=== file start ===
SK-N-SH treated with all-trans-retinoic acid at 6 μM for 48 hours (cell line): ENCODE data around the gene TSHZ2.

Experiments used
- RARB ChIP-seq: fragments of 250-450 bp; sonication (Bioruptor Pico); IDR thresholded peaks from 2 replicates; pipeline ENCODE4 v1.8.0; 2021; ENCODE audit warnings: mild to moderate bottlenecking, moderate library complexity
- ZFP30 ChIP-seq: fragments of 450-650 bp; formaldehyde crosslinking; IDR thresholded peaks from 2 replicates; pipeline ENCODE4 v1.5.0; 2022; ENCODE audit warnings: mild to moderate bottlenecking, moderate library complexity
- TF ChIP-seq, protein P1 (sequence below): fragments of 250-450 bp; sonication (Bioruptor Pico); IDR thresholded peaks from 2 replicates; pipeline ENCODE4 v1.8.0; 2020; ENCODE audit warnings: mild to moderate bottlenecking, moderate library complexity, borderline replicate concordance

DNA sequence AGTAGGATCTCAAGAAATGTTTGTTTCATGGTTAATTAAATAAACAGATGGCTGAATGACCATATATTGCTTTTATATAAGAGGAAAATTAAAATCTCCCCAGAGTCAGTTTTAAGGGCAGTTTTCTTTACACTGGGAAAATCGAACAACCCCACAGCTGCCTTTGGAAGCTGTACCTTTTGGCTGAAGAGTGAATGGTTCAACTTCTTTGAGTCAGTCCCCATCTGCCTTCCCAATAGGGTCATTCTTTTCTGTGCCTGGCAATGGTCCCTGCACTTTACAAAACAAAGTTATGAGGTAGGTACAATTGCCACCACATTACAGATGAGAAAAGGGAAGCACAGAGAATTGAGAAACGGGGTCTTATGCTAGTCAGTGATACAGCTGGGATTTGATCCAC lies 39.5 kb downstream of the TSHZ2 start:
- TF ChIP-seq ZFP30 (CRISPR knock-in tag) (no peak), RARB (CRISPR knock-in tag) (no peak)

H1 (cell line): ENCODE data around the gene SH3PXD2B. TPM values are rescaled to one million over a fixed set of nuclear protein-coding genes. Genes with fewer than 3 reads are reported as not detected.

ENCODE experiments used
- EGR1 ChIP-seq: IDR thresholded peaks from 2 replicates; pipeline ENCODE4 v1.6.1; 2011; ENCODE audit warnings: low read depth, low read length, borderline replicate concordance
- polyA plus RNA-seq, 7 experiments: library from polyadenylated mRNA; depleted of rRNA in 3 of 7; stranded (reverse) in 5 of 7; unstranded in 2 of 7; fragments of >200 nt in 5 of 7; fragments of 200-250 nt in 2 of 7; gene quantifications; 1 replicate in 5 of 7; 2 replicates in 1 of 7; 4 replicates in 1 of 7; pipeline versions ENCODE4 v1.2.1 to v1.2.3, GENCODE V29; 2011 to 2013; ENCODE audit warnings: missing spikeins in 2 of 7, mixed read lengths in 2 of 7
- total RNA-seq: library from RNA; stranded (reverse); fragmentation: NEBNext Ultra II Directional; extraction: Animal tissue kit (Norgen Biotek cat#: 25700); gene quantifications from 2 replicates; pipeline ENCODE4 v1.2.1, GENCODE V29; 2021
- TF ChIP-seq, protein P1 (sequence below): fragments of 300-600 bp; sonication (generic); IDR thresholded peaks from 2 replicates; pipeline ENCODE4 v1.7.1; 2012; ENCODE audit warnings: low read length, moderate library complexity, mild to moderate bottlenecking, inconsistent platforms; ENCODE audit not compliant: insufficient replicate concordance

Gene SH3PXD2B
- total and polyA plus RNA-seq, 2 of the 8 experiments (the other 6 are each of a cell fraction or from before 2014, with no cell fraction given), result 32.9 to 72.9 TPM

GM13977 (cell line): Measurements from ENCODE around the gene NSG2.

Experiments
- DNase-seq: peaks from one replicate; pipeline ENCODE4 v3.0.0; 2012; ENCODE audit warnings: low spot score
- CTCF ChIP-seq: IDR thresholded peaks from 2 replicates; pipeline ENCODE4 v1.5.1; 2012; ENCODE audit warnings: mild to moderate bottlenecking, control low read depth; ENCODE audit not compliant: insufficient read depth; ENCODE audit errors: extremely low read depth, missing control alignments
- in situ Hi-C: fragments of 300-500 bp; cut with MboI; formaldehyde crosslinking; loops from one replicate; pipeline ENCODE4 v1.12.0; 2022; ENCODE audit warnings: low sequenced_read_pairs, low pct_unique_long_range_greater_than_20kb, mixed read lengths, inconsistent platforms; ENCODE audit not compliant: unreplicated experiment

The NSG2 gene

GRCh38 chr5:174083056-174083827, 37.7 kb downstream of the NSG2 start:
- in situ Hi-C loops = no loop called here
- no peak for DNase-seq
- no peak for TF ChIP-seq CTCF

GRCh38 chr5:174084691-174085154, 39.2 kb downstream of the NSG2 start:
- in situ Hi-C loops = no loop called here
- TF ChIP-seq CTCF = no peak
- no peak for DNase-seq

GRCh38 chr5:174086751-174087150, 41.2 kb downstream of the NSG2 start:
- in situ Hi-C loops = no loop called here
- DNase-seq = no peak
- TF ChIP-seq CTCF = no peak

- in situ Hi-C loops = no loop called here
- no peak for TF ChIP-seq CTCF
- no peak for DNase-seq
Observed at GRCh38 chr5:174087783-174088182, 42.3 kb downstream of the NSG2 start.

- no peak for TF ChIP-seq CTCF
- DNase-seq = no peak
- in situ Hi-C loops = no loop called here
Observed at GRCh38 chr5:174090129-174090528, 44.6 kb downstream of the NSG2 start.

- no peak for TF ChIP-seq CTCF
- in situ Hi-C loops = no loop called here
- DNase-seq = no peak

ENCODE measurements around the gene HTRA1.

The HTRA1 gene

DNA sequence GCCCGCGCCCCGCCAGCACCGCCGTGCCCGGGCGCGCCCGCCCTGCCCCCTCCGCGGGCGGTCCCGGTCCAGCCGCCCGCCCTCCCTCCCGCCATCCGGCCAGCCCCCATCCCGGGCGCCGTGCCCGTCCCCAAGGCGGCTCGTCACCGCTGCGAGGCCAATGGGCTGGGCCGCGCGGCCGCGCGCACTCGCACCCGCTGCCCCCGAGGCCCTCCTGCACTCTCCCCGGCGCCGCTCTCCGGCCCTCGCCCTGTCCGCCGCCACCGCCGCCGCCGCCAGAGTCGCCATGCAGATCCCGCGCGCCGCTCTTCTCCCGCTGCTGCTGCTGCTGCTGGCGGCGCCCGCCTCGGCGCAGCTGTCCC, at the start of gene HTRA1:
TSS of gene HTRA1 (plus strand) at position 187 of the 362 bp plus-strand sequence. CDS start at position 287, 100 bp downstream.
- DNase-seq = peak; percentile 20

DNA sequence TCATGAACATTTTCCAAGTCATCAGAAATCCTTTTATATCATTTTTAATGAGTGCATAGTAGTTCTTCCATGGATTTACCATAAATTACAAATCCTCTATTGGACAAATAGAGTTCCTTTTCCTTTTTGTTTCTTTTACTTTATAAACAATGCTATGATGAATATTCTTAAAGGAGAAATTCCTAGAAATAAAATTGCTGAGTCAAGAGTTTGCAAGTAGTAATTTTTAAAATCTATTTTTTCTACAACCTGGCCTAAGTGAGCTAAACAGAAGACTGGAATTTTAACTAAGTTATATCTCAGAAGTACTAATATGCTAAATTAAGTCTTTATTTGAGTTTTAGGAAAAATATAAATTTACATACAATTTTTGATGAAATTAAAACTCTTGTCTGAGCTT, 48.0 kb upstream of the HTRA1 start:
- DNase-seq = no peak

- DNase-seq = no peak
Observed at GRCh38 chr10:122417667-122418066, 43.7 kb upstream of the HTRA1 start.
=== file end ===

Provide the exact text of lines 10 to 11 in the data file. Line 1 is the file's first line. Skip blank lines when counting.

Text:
- EGR1 ChIP-seq: IDR thresholded peaks from 2 replicates; pipeline ENCODE4 v1.6.1; 2011; ENCODE audit warnings: low read depth, low read length, borderline replicate concordance
- polyA plus RNA-seq, 7 experiments: library from polyadenylated mRNA; depleted of rRNA in 3 of 7; stranded (reverse) in 5 of 7; unstranded in 2 of 7; fragments of >200 nt in 5 of 7; fragments of 200-250 nt in 2 of 7; gene quantifications; 1 replicate in 5 of 7; 2 replicates in 1 of 7; 4 replicates in 1 of 7; pipeline versions ENCODE4 v1.2.1 to v1.2.3, GENCODE V29; 2011 to 2013; ENCODE audit warnings: missing spikeins in 2 of 7, mixed read lengths in 2 of 7